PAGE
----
Bengali, Film, Review


Aniket Chattopadhyay is the right person for a subject as serious and as fragile as terrorism, which boils down to tremendous communal attacks by one community or another. With his solid background in journalism and his vast erudition, he is qualified for the research the subject demands. And though filmmaking is a different cup of tea altogether, to Aniket’s credit, Kabir is a film that demands equal attention to form and content, to styling and treatment and to characterizations and their interactions.

Ever since the silent era, audiences have thrilled to action set aboard locomotives: Whether it deals with spies evading Nazis, a bunch of teens trapped with a murderer, or a train full of passengers exposed to a deadly plague, if it happens on board a train, it is automatically twice as exciting. Kabir opens with the apparent chance meeting of Kabir, who introduces himself then as ‘Abir Chatterjee’ and the beautiful Yasmin, when the latter is trying to catch the Dooranto Express from VT to Kolkata on the very day when seven bomb blasts go off at different locations in Mumbai and her taxi refuses to go beyond Ballard Estate. The two meet again at VT station and one finds them in the same train compartment within the same coupe travelling to Kolkata. This is enough to trigger the suspicions of the audience about the true nature of these many coincidences. However, from this point on, the scenes within the train are mainly confined to the steadily raised voices of Kabir and Yasmin arguing, fighting and terrorising each other over, between the two of them, who is the kafir and who, the true jehadi.

Kabir manages to face the challenge of presenting the conflict between the jehadi and the kafir effectively to some extent. The twists and turns in the dialogue and action between the escalating conflict of identity and intrigue in Kabir on the one hand and Yasmin on the other, keep the narrative flowing and continuous. However, they lack the necessary zip as the story unfolds, layer by slow layer, till the true identities of Kabir on the one hand and Yasmin on the other, emerge to take the audience by surprise. The crackling chemistry that one expects from these two young people committed to their respective causes with fiery passion does not quite come through. This is also partly due to the fact that Dev and Rukmini are not mature enough actors to handle the roles they have been given.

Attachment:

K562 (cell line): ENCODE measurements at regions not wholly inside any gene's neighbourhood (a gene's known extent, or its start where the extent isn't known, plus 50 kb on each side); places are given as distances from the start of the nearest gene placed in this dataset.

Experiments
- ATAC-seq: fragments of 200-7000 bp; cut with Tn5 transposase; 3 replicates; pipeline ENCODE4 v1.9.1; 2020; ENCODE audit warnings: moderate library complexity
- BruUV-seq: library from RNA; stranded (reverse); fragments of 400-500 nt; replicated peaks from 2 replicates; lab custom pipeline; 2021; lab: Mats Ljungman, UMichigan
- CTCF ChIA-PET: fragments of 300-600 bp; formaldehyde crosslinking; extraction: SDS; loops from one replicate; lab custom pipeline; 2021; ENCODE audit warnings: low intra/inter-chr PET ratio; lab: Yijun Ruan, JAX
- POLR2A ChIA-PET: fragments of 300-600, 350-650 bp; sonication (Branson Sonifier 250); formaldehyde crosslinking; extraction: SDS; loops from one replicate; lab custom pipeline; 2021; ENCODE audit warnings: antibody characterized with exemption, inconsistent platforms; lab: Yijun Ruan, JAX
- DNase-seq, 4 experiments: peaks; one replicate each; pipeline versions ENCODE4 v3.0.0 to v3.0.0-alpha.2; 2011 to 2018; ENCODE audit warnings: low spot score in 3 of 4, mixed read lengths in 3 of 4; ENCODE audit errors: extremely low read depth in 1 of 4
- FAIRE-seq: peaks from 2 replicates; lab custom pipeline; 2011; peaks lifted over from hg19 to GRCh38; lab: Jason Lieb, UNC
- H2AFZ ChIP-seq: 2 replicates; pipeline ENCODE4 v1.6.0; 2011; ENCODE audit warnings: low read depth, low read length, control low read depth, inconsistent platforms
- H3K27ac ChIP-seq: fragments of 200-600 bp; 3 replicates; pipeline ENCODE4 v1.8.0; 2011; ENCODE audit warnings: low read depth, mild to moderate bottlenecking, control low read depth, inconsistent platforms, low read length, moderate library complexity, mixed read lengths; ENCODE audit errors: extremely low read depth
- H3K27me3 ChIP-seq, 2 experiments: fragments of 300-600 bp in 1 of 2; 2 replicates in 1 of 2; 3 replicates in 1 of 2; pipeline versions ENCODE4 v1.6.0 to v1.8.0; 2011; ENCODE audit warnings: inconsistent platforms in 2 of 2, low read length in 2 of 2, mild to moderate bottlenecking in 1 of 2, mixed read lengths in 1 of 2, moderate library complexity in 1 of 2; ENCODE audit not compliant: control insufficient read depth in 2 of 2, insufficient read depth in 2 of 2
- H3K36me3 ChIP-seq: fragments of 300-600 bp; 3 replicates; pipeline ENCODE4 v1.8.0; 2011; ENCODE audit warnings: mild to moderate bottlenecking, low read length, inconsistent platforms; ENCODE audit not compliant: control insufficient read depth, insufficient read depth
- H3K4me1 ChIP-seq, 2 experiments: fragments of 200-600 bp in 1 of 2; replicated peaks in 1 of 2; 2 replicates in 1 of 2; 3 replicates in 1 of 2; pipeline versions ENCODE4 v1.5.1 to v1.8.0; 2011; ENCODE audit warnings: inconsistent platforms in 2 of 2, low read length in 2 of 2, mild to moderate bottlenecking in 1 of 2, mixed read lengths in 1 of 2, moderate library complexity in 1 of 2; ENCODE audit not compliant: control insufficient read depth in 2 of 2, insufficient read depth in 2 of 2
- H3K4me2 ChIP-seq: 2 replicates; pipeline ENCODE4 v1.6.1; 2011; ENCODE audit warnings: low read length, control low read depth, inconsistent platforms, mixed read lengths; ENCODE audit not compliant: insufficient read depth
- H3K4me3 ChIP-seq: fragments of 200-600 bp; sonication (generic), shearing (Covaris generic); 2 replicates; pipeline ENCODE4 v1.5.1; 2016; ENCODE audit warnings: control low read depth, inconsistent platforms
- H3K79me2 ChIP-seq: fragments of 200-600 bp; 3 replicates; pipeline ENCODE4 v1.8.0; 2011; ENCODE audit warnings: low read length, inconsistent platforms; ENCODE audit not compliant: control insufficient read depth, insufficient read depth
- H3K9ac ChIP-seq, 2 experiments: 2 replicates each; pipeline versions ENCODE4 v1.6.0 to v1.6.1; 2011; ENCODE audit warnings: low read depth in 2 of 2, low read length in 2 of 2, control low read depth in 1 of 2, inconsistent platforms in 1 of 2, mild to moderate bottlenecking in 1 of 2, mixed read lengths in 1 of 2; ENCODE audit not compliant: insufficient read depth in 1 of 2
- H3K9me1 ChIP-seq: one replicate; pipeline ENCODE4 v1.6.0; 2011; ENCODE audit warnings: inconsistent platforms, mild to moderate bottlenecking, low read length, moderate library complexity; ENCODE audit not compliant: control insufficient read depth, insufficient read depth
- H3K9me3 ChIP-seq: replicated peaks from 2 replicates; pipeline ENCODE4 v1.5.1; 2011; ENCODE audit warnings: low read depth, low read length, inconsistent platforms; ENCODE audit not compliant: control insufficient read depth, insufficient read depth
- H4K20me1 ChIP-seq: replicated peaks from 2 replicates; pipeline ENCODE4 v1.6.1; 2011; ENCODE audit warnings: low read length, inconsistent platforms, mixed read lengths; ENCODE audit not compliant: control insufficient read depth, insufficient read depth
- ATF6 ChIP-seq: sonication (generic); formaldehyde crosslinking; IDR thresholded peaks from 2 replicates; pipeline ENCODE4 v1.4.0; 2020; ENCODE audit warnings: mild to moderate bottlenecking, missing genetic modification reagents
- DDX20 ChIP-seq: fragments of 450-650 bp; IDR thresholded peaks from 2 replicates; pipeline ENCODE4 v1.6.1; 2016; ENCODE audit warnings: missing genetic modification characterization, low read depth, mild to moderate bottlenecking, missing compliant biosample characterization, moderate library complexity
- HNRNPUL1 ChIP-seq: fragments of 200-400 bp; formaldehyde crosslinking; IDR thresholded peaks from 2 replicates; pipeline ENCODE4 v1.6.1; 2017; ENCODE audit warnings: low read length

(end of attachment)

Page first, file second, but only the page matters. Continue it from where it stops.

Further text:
Rather, it is the shuttling back and forth between different locales (different places in Kolkata where the terrorists are planning their next moves) that are the more interesting and well choreographed scenes enriched by the sparkling performances of the terrorists headed by Shataf Figar. The train scenes, in between, are enriched by the visuals and sounds of the moving train itself when the coach wheels make contact with rail joints (gaps with fish plates or welded connections), track points and so on add to the  heightening suspense of the drama.

What Priyanka Sarkar is doing looking anxiously at screen monitors displaying gibberish and why she is confined to putting on her ear-phones to listen and make comments no one knows. Shataf and his two henchmen portrayed brilliantly by two theatre actors are the ones who actually keep our antenna up. The actor playing Imtiaz who has second thoughts about the unprovoked violence, and more importantly, on the very ideology that breeds terrorism leading to a series of pre-planned and diabolic bomb blasts that take the lives of innocent people, their faith of no consequence, brings out the dilemma with conviction.

Harendra Singh’s camera captures the locations of Mumbai’s Bhendi Bazar and other Muslim pockets as expressively and aesthetically as it does similar locations in Kolkata – the narrow lanes and bylanes, the bazaars, the crowds, the Victoria Memorial in the distance, the Howrah Bridge looming large in the backdrop, bring out the core of the two cities and so do the shots of different spots at Victoria Terminus.  Indradeep Dasgupta’s music has rightly been kept secondary to the sound design which is more significant in a film that deals with terrorism and terrorists.

Finally, for all its niggling problems, kudos, nevertheless,  to Dev, the producer, and Aniket for taking the risk of making a film stripped of romance, item songs, dream scene and rapid costume changes. That in itself is a minor achievement.


Bengali, Thriller, Color

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